According to Axios.com, lead designer Michal Dziwniel was inspired by This War of Mine. Were there any other war-time titles that inspired the direction of War Hospital.
Of course, when you’re creating a war-based game, you want to draw inspiration from as many places as possible. You may be surprised to know that we look at other titles, like Spec Ops: The Line, which has a unique storytelling perspective for a first-person shooter. We also look to titles like Company of Heroes for atmosphere and Partisans 1941 for technical things like camera movement. But one of the most important inspirations to us is Papers, Please, which directly shows how you can communicate emotions like fear or doubt through the game interface. This is a concept that we want to push in War Hospital.
Gaming tends to focus on World War II. Was there ever a point during development where War Hospitals could have taken place during the Second World War?
We decided to use the World War I setting for a couple of reasons. One of the most important being that we didn’t want to show the conflict as the “good vs the bad guys.” In World War II, this split is clearly defined. World War I, in contrast, had a lot more nuance. War Hospital showcases that idea, one where war is a complicated drama, one where claiming a win on the battlefield may not feel like such a victory for those returning from the front lines.
Do you think War Hospital brings a different value to teaching pieces of history than games like Call of Duty, which are more driven by specific conflicts and scenarios?
As I said before, the most important lesson War Hospital should deliver is the reflection that war isn’t a win across all aspects of society or each individual person. Every win comes with a cost, it’s not just resources or economy but human lives.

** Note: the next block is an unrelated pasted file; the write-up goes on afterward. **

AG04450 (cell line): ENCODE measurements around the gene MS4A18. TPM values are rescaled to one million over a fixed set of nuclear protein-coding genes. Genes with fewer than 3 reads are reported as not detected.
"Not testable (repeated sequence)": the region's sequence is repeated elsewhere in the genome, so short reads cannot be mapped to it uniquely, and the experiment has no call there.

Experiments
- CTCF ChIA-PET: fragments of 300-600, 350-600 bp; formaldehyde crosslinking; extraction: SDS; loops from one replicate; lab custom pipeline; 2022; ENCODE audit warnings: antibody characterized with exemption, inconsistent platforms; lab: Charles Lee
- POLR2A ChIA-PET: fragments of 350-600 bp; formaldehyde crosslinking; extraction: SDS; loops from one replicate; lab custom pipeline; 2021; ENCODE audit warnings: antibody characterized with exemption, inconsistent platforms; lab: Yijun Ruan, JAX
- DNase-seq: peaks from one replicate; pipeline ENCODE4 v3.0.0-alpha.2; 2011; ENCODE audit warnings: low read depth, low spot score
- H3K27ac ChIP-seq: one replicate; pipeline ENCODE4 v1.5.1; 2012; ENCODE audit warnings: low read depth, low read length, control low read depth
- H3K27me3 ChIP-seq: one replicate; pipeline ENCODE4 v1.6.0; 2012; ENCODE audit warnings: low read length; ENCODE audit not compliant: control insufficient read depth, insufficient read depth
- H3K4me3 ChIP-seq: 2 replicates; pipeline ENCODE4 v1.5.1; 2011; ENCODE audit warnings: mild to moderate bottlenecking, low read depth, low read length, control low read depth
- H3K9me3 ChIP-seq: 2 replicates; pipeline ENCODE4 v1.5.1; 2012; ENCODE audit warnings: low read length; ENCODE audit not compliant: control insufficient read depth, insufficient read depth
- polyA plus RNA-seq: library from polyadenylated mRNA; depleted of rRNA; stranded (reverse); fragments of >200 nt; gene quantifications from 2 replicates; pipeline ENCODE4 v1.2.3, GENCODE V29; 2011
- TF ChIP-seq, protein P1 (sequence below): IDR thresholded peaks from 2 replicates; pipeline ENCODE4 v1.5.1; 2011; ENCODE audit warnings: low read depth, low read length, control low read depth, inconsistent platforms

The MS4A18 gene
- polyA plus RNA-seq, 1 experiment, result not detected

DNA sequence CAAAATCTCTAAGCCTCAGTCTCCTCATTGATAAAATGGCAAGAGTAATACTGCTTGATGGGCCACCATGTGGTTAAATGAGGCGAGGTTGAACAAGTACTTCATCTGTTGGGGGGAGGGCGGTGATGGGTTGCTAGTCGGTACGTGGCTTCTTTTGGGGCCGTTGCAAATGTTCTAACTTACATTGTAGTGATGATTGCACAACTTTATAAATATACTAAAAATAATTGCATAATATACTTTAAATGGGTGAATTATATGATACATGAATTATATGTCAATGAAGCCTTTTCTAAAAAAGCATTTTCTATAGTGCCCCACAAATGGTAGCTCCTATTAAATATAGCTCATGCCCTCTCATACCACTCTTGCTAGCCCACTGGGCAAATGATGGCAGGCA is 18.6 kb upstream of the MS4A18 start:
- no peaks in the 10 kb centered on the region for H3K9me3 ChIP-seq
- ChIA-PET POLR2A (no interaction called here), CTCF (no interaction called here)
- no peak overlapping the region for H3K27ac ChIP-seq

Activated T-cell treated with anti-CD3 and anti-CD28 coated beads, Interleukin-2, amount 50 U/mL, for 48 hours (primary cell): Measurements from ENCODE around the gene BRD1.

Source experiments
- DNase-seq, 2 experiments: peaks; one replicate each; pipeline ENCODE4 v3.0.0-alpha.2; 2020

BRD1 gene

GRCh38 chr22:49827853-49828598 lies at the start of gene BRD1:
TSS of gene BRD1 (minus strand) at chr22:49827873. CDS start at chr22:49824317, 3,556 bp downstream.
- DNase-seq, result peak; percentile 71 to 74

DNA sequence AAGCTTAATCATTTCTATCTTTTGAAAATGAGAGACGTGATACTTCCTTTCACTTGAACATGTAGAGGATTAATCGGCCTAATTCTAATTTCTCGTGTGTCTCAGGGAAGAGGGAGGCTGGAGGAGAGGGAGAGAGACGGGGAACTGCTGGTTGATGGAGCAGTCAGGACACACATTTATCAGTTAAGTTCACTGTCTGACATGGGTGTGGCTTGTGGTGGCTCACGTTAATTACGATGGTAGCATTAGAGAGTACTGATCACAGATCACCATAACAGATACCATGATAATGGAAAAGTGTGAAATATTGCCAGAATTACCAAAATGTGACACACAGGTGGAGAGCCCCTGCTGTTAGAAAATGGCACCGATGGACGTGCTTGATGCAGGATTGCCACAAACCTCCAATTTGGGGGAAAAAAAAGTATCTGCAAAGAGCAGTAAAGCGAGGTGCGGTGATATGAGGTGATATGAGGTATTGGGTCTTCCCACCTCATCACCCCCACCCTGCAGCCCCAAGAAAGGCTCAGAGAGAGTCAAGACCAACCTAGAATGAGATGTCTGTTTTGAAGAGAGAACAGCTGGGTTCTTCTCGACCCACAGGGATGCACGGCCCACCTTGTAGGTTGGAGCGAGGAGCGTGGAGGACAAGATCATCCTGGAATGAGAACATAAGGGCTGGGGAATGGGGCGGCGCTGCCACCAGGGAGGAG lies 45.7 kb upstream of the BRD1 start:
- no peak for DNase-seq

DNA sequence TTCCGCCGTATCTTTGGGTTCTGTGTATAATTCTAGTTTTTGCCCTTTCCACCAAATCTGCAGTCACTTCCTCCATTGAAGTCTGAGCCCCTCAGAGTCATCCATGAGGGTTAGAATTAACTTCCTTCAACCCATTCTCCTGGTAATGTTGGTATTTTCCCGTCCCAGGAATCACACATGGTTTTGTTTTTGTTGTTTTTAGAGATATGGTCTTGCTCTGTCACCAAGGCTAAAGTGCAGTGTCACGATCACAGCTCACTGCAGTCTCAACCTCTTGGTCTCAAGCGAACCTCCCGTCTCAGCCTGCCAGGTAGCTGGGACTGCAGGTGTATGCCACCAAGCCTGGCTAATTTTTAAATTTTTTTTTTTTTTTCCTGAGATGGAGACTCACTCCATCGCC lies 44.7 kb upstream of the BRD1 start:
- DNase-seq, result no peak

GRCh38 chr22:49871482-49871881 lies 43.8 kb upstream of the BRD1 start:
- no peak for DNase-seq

In many war games, non-name soldiers get slaughtered alongside the player character and the player treats it as normal. They’re taught not to take notice. In War Hospital, we have the ethos that “every life counts” and there’s an obligation for the player to take care of and ultimately save each soldier. This sort of gameplay isn’t found in many other titles.
Of course, talking to a World War I soldier was an impossibility, but did you confer with soldiers or medics from other conflicts to create an authentic experience?
In our studio we hired people with such backgrounds.
Additionally, we go to great pains in analyzing all the historical resources we can find. We’re working very closely with Imperial War Museums, [which is] providing us all the historical resources we need to develop the game. On top of that, we are creating our own community on Discord where we’ll be interested in getting feedback from players interested in historical accuracy.
Could you see War Hospitals expanding into World War II? Maybe a game about the military hospitals of the Pacific Theater?
War Hospital is a new franchise, and there are numerous ways we’d be interested in expanding this idea for the future. For now, we’re focused on World War I and a period just after this (more on this in the future).
But since you asked, personally, if I were to think about a different game with a similar philosophy, I would rather look at the Vietnam or Korean War due to the complex historical background. There are aspects here that show the fall of humanity in various ways. At Brave Lamb, we want to tackle these complex and ambiguous topics not to judge them but to explore and learn from actions in the past.
Are there any other historical game concepts brewing at Brave Lamb Studios? If not, is there a conflict or period you would want to tackle?
We’re really interested in the Prohibition Era and would love to do something set in this period, but have nothing to confirm at this moment.